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  10. Much of the paper is written as if it is about adult U.S. Facebook users in general, but that is not the case. Those included in the study are just those who self-identify their politics on the site. This is a rare behavior, something only 9% of users do. This 9% number is not in the report but in a separate supporting materials appendix but is crucial for interpreting the results. The population number given in the report is 10.1 million people, which yea omg is a very big number but don’t fall for the Big-N trick, we don’t how this 9% is different from Facebook in general. We cannot treat this as a sample of “Facebook users” or even “Facebook liberals and conservatives”, as the authors do in various parts of the report, but instead as about the rare people who explicitly state their political orientation on their Facebook profile.* Descriptive statistics comparing the few who explicitly self-identify and therefore enter into the study versus those who do not are not provided. Who are they, how are they different from the rest of us, why are they important to study, are all obvious things to discuss that the report doesn’t. We might infer that people who self-identify are more politically engaged, but anecdotally, nearly all my super politically engaged Facebook friends don’t explicitly list their political orientation on the site. Facebook’s report talks about Facebook users, which isn’t accurate. All the findings should be understood to be about Facebook users who also put their political orientation on their profiles, who may or may not be like the rest of Facebook users in lots of interesting and research-confounding ways. The researchers had an obligation to make this limitation much more clear, even if it tempered their grand conclusions.

    So, AMONG THOSE RARE USERS WHO EXPLICITLY SELF-IDENTIFY THEIR POLITICAL ORIENTATION ON THEIR FACEBOOK PROFILES, the study looks at the flow of news stories that are more liberal versus conservative as they are shared on Facebook, how those stories are seen and clicked on as they are shared by liberals to other liberals, conservatives to other conservatives, and most important for this study, the information that is politically cross cutting, that is, shared by someone on the right and then seen by someone on the left and vice versa. The measure of conservative or liberal news stories is a simple and in my opinion an effective one: the degree that a web domain is shared by people on the right is the degree to which content on that domain is treated as conservative (and same goes for politically liberal content). And they differentiated between soft (entertainment) versus hard (news) content, only including the latter in this study. The important work is seeing if Facebook, as a platform, is creating a filter bubble where people only see what they’d already agree with as opposed to more diverse and challenging “cross cutting” information.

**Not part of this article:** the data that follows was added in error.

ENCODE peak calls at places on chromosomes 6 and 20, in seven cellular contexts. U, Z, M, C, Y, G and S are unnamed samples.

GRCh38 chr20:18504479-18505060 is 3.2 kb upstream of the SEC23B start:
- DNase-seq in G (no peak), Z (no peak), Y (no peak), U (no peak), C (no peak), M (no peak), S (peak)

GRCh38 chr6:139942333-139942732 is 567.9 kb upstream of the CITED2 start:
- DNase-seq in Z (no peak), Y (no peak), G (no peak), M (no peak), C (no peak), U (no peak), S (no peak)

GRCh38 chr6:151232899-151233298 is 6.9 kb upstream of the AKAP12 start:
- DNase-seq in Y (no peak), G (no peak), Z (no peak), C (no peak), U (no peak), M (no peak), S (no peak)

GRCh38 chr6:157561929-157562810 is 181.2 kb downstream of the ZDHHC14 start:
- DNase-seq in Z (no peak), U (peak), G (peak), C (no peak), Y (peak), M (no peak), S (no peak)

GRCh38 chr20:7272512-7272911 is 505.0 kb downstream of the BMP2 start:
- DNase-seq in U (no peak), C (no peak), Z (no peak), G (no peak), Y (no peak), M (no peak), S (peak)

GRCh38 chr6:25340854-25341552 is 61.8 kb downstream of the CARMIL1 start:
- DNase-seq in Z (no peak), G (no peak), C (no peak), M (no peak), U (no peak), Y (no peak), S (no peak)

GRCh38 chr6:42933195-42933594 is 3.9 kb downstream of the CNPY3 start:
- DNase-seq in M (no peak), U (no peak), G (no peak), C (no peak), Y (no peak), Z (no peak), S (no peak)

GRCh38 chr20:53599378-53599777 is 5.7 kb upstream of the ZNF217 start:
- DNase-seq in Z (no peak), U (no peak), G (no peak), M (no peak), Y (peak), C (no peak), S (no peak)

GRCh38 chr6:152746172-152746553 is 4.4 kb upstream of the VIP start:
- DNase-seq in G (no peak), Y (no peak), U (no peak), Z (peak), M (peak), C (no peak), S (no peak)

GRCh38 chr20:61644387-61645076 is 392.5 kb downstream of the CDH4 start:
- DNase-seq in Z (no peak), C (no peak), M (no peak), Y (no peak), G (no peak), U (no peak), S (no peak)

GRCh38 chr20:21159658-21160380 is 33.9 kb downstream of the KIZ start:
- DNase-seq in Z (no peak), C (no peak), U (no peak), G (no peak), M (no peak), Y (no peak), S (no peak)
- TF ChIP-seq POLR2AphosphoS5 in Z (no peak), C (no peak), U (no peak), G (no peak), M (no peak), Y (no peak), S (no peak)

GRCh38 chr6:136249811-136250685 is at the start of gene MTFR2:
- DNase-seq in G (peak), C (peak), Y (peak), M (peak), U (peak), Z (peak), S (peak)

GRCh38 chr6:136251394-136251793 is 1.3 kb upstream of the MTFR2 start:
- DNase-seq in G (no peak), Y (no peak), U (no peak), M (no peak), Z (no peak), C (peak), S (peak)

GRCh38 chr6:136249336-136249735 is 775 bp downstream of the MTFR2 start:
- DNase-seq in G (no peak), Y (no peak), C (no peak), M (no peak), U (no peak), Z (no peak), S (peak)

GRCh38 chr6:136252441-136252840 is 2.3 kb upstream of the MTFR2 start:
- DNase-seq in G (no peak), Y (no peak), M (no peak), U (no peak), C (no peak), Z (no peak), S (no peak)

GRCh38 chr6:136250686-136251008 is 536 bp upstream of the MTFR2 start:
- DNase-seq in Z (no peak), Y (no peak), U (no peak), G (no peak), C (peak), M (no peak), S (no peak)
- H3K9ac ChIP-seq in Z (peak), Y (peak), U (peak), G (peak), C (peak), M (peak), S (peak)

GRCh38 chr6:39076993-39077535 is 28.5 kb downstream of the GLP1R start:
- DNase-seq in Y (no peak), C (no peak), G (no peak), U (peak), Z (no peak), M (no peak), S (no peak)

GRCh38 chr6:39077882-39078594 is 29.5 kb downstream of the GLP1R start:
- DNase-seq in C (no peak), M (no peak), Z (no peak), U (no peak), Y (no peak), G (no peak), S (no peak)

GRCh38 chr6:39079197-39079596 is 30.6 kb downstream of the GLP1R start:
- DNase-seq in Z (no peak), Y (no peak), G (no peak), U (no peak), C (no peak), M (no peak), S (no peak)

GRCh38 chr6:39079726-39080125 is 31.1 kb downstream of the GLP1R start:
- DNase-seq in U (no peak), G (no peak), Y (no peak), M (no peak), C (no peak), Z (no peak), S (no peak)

The Facebook researchers looked at how much, specifically, the newsfeed algorithm promotes the filter bubble, that is, showing users what they will already agree with over and above a non-algorithmically-sorted newsfeed. The newsfeed algorithm provided 8% less conservative content for liberals versus a non-algorithmically sorted feed, and 5% less liberal content for conservatives. This is an outcome directly attributable to the structure of Facebook itself.

    Facebook published this finding, that the newsfeed algorithm encourages users seeing what they already would agree with more than if the algorithm wasn’t there, ultimately because Facebook wants to make the case that their algorithm isn’t as big a factor in this political confirmation bias as people’s individual choices, stating, “individual choice has a larger role in limiting exposure to ideologically cross cutting content.” The researchers estimate that conservatives click on 17% less ideologically opposed news stories and liberals click on 6% less than what would be expected if users clicked on random links in their feed.

    The report concludes that, “we conclusively establish that on average in the context of Facebook, individual choices matter » more than algorithms”. Nooo this just simply isn’t the case.